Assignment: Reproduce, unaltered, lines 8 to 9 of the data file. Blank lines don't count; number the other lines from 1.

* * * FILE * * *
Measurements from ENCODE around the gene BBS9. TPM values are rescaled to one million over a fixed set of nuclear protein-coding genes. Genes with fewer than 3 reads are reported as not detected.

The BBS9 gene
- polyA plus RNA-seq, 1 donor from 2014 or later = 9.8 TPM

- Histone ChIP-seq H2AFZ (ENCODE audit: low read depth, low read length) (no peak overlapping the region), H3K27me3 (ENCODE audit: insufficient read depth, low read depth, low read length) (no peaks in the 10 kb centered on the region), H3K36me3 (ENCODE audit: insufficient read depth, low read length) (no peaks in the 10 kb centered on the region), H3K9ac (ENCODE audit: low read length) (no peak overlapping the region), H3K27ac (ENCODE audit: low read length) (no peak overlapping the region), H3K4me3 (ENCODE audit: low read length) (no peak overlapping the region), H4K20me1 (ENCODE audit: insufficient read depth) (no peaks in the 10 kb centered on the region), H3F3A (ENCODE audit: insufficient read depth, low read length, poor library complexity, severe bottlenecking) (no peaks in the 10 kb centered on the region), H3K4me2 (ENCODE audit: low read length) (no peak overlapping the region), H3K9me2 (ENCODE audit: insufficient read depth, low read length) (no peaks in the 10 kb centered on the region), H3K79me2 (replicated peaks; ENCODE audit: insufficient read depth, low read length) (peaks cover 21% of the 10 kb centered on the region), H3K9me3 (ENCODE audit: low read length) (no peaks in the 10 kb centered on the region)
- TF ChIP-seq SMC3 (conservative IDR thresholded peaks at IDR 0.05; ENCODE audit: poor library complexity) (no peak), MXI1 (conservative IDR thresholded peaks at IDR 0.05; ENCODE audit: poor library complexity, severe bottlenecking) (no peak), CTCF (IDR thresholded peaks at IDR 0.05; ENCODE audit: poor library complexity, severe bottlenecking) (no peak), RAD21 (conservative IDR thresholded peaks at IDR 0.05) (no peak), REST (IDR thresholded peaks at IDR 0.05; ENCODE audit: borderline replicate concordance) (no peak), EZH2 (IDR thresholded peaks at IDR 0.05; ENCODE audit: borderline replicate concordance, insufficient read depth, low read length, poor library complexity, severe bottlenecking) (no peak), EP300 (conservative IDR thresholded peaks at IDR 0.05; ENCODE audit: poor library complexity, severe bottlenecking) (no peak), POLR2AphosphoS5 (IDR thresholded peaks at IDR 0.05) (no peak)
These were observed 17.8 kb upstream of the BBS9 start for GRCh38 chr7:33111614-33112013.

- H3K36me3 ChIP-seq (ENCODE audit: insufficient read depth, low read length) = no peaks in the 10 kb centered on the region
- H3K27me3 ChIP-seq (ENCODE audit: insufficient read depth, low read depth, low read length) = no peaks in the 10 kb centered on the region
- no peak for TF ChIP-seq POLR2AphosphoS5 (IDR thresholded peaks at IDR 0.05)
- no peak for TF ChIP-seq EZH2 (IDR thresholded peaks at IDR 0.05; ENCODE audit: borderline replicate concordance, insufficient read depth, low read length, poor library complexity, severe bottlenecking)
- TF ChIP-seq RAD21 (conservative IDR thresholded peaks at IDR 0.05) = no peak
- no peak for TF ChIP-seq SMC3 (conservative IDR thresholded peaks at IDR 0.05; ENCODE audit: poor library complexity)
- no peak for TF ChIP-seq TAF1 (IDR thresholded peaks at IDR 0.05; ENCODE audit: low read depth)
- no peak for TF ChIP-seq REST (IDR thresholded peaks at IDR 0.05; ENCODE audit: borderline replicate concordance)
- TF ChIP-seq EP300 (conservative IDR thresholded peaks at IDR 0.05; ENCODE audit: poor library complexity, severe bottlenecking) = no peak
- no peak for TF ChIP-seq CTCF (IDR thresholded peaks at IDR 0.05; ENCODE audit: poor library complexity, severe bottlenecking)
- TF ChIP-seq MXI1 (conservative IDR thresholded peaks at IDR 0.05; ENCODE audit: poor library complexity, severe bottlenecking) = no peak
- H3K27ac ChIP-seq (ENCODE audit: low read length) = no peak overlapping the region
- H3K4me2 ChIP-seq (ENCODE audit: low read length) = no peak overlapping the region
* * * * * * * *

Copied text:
- H3K27me3 ChIP-seq (ENCODE audit: insufficient read depth, low read depth, low read length) = no peaks in the 10 kb centered on the region
- no peak for TF ChIP-seq POLR2AphosphoS5 (IDR thresholded peaks at IDR 0.05)